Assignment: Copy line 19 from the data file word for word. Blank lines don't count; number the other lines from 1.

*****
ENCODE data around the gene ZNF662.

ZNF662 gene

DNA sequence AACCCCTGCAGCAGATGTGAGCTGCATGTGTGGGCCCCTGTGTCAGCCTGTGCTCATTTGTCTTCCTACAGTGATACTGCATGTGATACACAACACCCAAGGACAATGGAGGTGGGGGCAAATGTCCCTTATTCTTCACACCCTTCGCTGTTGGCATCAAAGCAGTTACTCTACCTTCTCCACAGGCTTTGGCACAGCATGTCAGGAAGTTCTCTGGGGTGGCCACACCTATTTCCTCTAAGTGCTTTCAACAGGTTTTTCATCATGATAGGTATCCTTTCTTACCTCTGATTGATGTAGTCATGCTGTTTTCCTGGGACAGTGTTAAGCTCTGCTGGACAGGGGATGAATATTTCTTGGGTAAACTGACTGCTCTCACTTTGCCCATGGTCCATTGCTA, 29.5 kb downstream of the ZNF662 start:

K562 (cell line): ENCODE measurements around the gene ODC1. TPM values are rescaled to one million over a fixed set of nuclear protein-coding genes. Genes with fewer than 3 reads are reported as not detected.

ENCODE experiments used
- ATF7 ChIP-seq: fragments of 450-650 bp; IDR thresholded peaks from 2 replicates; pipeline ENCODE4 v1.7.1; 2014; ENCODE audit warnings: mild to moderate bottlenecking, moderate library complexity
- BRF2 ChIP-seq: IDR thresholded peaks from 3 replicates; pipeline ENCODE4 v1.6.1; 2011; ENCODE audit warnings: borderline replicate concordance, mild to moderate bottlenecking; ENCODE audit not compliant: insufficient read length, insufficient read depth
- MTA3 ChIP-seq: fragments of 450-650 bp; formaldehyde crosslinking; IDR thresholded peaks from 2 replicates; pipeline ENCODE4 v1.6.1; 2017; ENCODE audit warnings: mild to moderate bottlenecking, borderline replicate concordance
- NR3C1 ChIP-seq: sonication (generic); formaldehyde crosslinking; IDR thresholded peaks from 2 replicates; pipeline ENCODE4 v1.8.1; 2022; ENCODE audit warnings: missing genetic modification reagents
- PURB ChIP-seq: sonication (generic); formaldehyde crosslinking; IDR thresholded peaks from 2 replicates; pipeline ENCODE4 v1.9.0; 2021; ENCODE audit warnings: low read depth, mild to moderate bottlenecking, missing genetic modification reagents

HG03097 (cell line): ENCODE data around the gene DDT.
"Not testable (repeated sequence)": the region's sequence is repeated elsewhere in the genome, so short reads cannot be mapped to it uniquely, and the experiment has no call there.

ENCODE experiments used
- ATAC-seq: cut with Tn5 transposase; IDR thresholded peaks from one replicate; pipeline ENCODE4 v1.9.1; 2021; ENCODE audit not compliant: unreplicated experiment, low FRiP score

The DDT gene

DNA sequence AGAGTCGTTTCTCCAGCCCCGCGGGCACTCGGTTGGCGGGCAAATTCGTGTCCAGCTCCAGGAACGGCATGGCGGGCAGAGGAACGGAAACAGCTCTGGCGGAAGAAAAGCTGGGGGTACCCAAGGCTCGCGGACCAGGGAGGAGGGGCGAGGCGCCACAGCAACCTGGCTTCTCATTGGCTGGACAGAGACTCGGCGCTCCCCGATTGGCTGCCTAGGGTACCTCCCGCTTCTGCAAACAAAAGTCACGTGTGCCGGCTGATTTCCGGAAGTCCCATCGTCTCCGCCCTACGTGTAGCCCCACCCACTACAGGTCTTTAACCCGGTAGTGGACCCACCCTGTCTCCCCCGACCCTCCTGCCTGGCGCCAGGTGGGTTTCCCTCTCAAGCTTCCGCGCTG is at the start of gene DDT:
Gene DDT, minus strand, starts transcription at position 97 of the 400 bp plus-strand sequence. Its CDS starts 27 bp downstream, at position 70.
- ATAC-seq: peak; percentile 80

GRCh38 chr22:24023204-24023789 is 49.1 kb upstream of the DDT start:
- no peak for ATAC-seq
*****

GRCh38 chr22:24023204-24023789 is 49.1 kb upstream of the DDT start: